Flying Nelly ($41), David Maitland up, covered nine furlongs in 1:49 to finish a head in front of Paul Mellon's Kew Gardens in the Cambridgeshire Stakes at Newmarket, England.

Wajima ($3.20), the $600,000 Japanese-owned son of Bold Ruler, won his second straight start, at six furlongs, Braulio Baeza up, at Belmont Park.

MOTOR SPORTS—CARLOS REUTEMANN of Argentina, driving a Brabham-Ford, led from start to finish in the U.S. Grand Prix at Watkins Glen. EMERSON FITTIPALDI, in a McLaren-Ford, finished fourth and clinched the world driving championship for the second time in three years (page 88).

David Pearson, averaging 119.912 mph in a Mercury, finished 1.4 seconds ahead of Richard Petty, in a Dodge, to win the $161,877 Charlotte National 500, at Charlotte (N.C.) Motor Speedway. A spectacular 10-car collision on the second lap knocked seven cars out of the race and resulted in injuries to driver-singer Marty Robbins, who required 32 stitches to close facial cuts.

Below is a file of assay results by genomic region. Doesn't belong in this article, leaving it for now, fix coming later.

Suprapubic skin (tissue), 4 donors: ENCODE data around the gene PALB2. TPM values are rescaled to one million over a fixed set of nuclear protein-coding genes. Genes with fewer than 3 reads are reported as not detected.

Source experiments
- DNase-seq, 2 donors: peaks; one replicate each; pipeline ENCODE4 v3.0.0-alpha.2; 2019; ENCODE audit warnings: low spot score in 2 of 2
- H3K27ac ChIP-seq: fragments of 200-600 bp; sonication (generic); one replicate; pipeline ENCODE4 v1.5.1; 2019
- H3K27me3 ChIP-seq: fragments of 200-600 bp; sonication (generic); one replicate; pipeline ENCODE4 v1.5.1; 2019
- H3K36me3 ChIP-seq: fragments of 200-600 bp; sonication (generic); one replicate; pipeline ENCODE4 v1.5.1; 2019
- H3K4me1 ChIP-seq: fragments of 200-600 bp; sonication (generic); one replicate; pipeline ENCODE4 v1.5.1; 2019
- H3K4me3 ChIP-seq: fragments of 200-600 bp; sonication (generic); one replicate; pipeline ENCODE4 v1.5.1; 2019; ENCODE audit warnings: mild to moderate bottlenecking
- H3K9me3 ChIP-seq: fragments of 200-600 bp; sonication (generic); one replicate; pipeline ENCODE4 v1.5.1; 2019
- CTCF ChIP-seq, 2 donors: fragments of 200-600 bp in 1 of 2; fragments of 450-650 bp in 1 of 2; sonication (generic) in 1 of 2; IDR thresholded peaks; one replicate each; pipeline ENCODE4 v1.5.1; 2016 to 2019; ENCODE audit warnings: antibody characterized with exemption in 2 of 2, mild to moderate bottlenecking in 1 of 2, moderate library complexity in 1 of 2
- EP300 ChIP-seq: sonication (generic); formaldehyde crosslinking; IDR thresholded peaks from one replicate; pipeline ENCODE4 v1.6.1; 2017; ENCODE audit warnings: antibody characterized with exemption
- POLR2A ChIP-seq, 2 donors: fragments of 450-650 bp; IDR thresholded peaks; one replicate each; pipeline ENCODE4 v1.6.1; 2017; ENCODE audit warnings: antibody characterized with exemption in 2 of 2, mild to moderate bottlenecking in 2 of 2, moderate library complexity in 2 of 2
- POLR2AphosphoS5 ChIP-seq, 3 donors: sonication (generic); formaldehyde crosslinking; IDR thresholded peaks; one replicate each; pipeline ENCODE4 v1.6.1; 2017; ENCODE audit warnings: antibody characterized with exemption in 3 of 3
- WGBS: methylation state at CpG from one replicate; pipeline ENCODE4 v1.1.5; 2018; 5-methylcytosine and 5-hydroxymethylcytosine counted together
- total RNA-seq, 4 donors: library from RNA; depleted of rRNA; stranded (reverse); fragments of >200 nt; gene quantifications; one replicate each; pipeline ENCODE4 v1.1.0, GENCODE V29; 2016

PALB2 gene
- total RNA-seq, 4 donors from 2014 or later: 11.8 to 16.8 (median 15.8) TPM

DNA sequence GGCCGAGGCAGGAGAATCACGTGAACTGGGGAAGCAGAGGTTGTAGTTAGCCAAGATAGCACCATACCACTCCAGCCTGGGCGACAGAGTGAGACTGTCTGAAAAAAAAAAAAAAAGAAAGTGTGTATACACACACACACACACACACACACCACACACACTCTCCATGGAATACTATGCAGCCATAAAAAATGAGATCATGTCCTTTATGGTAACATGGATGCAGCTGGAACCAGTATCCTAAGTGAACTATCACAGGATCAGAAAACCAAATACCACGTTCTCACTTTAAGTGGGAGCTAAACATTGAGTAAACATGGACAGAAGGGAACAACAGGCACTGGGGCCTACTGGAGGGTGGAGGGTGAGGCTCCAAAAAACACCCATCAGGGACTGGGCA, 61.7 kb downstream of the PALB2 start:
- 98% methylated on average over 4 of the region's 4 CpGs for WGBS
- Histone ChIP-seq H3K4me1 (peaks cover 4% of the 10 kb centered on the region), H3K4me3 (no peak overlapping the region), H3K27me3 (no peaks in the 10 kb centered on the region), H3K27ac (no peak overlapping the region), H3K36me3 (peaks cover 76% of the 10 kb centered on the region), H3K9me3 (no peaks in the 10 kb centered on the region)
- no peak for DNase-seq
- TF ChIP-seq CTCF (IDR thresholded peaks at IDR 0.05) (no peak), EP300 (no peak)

TENNIS—JOHN NEWCOMBE defeated Roscoe Tanner 7-6, 7-6 in the singles final of the $50,000 Island Holidays Classic in Honolulu. Tanner avenged the loss, teaming with DICK STOCKTON to beat Newcombe and Owen Davidson 6-3, 7-6 in the doubles final.

Top-seeded CHRIS EVERT defeated Virginia Wade 6-3, 5-7, 6-1 in the final of the $50,000 Virginia Slims tournament in Houston. The $10,000 first prize raised Evert's earnings to $141,355 for the year. Evonne Goolagong withdrew from the tournament and forfeited her semifinal match to Evert, because of the sudden death of her father in Australia.